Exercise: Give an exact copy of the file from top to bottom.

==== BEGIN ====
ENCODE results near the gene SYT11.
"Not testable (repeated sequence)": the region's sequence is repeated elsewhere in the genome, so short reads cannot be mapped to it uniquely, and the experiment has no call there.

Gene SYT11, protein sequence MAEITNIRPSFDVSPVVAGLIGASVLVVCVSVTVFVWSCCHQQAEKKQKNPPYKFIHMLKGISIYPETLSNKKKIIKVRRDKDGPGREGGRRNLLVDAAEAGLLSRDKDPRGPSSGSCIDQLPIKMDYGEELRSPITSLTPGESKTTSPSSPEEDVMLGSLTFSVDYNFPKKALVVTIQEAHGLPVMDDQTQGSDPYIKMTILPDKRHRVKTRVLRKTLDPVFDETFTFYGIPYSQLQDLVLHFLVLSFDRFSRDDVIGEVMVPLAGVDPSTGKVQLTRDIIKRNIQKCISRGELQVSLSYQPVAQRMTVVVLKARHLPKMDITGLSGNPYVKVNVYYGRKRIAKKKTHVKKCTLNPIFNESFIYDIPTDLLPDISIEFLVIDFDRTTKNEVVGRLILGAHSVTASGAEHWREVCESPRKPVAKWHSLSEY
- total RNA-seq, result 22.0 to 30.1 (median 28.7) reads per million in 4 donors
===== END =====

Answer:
ENCODE results near the gene SYT11.
"Not testable (repeated sequence)": the region's sequence is repeated elsewhere in the genome, so short reads cannot be mapped to it uniquely, and the experiment has no call there.

Gene SYT11, protein sequence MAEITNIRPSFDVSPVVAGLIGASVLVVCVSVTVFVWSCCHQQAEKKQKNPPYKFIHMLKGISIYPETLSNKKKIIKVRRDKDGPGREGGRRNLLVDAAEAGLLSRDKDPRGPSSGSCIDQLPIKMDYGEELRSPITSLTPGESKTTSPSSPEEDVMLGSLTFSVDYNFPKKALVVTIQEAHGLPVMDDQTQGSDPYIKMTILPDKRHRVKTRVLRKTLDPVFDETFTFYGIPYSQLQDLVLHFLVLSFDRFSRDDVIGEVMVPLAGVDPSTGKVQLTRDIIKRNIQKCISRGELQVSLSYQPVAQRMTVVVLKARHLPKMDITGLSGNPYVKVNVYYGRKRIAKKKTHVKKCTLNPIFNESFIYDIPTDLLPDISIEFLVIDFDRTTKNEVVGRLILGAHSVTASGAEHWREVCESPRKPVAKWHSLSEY
- total RNA-seq, result 22.0 to 30.1 (median 28.7) reads per million in 4 donors